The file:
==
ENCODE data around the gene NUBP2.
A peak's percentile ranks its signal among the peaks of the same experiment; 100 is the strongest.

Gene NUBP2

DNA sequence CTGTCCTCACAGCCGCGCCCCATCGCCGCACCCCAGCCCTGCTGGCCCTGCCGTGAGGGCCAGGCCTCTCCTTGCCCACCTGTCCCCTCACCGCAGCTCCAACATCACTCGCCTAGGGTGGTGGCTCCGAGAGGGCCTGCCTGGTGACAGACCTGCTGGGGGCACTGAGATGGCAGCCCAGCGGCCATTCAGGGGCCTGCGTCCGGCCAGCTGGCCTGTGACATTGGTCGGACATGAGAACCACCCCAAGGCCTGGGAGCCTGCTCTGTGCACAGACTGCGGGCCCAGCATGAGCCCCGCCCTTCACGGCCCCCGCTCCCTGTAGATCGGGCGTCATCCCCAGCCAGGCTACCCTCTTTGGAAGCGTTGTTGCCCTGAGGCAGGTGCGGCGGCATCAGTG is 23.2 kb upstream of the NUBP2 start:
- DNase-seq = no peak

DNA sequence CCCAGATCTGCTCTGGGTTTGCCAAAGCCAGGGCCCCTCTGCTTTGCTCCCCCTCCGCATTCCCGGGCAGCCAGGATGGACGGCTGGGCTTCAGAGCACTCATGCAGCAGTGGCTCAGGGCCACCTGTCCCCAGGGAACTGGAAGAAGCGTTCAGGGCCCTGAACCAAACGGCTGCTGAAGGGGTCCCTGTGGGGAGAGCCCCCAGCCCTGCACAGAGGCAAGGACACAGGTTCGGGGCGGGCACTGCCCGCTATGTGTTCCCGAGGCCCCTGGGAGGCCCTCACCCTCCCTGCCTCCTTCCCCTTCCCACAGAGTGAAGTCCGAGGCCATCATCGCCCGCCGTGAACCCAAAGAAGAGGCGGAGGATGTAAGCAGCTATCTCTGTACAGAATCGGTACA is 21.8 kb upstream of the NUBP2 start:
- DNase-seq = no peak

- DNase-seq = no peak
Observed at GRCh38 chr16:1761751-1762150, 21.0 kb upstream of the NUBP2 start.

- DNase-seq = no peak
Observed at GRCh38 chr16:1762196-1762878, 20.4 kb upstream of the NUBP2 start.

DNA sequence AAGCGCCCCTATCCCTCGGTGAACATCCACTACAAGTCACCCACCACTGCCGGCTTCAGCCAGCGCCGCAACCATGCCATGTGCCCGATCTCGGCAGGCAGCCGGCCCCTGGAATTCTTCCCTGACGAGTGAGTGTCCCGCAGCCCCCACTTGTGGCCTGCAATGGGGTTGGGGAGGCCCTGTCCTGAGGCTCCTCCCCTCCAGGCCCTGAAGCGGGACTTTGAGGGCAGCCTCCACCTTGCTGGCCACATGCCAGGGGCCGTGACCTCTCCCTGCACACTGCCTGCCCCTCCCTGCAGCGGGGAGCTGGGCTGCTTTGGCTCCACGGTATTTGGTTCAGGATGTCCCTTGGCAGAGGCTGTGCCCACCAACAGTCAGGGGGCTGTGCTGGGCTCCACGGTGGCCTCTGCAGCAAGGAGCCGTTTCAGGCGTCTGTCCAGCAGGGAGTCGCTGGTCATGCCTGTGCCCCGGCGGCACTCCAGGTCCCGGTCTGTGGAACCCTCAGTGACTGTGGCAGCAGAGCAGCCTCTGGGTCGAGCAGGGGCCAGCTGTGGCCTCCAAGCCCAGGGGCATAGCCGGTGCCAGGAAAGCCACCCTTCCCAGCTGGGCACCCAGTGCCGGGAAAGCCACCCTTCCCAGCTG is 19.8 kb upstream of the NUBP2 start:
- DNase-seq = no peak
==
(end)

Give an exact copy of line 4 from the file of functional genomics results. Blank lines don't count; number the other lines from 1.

DNA sequence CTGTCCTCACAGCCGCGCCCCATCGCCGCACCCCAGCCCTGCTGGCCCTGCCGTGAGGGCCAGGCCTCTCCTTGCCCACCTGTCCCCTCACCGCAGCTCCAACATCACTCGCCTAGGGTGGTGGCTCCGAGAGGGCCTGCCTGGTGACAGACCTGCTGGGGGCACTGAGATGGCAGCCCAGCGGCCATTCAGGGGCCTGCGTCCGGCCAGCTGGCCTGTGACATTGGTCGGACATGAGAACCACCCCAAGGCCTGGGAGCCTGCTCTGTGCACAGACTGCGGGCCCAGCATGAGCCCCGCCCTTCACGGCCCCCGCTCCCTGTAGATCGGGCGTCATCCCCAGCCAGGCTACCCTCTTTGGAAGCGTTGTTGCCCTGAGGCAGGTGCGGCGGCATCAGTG is 23.2 kb upstream of the NUBP2 start: